Fraser Institute ranking results released Monday showed 11 of the 24 Langley schools rated in the Vancouver think tank’s annual “school report cards” posted poorer numbers or showed no improvement while six did better compared to the year before.
Trends for the seven other Langley schools could not be determined because of “insufficient data” for the previous year, the institute said.
That means fewer than 15 students in those schools took one of the provincial Foundation Skills Assessment (FSA) tests the Fraser Institute relies upon for its results.
The institute was unable to say whether that was a result of parents boycotting the FSA that year or because of changes in classroom composition that reduced the number of available pupils to be tested.
Two of the top three Langley schools, St. Catherine’s Catholic Elementary School and Alex Hope Elementary were in the top 100 schools in B.C. (of 875 surveyed).
St. Catherine’s was number 25 in the province while Alex Hope was number 66.
The third highest-ranked among the Langley schools, Gordon Greenwood Elementary, was 107th.
Those were the schools where a vast majority of students met or exceeded expectations in the FSA tests.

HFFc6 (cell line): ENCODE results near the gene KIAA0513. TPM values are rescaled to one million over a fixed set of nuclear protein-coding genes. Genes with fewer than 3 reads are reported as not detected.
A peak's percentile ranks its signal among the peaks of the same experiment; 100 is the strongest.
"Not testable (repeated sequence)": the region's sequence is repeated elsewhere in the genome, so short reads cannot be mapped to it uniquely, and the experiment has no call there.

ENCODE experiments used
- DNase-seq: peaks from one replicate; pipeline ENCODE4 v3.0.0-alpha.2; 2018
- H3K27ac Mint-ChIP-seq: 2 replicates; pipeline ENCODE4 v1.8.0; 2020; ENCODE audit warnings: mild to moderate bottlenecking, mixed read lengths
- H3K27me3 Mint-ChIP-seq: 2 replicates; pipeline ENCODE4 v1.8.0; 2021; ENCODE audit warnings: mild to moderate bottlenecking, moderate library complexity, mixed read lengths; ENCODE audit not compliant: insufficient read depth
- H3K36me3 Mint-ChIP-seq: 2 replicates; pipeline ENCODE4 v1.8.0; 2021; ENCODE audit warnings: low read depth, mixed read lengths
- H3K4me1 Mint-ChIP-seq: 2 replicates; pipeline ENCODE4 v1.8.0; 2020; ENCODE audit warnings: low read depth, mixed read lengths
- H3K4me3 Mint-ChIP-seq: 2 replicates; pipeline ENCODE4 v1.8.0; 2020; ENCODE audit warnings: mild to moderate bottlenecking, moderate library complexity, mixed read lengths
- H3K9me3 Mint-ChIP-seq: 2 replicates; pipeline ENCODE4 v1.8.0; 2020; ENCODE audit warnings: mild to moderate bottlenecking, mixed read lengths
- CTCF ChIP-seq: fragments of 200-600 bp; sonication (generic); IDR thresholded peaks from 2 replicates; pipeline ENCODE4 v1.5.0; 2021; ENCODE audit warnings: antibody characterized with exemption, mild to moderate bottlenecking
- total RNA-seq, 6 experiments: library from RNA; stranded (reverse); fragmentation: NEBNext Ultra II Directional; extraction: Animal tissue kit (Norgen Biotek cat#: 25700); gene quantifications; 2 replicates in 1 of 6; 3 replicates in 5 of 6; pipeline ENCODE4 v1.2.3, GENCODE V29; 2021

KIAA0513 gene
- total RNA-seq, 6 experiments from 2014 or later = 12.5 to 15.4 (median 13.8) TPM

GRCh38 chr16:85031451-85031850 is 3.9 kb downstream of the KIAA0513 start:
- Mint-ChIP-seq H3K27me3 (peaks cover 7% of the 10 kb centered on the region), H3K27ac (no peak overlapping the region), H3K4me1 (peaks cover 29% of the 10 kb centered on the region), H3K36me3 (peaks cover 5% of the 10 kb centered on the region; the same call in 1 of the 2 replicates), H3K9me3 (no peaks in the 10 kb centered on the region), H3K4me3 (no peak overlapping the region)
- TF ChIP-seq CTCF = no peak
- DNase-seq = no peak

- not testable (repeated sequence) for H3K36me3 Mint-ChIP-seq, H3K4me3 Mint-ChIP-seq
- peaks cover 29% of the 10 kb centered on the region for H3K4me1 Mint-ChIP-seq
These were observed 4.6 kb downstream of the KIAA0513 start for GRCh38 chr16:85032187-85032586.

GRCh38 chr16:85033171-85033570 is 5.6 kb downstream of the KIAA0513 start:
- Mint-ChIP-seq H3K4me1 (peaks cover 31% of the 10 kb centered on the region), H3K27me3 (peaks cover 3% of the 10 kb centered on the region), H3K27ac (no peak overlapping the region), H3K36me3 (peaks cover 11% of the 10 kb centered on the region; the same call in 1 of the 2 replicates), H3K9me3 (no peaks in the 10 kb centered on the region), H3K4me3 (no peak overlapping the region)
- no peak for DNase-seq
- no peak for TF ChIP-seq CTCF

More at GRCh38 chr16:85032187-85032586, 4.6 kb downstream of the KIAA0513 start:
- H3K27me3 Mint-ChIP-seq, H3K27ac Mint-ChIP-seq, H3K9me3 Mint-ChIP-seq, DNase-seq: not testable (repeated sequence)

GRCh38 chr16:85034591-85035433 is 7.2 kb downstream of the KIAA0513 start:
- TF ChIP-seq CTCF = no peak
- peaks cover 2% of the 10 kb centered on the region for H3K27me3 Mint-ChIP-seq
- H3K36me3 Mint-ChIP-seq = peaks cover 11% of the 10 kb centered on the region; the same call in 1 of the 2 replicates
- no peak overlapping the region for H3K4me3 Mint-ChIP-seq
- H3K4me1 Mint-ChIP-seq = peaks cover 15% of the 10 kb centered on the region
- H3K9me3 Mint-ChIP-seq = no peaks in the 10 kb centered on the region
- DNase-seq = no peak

Only four out of every 100 students at St Catherines School failed to meet expectations.
Just seven out of 100 students attending the public Alex Hope Elementary school were in that category and only nine in a hundred at Gordon Greenwood Elementary, also a public school.
At the other end of the spectrum were the three lowest-ranked Langley schools, Nicomekl Elementary, Simonds Elementary and Alice Brown Elementary, all public. Nicomekl ranked 624th in the province, while Simonds was 732nd and Alice Brown was 853rd.
Twenty-six out of 100 Nicomekl students performed below expectations, 38 of 100 at Simonds and 41 out of 100 at Alice Brown.
The year before, the top-rated local school in the Fraser report was Langley Fundamental, which slipped to fourth spot this year.
The percentage of students at Langley Fundamental who failed to meet expectations rose from 8.3 to 9.1 per cent.
One of the lowest rated schools in the previous year’s Fraser survey, Noel Booth Elementary, posted a substantial improvement and rose to the middle of the Langley pack after the number of students who posted below expectations was reduced by more than a half from 31.3 per cent to 12.5.
Noel Booth is now 13th among the 24 Langley schools, 261 among all B.C. schools.
Both the Langley Teachers Association and the Langley Board of Education have taken issue with the Fraser rankings in the past, saying it is not very meaningful to rank schools based on the FSAs because they only test reading, writing and numeracy skills.
The institute has defended its approach, saying the report card gives parents a valid way of comparing the performance of the child’s school against others, something that should encourage competition and lead to improvements.
Roughly one in 10 Langley students refused to take the FSA test, the Fraser report shows.
Detailed results can be viewed at: http://britishcolumbia.compareschoolrankings.org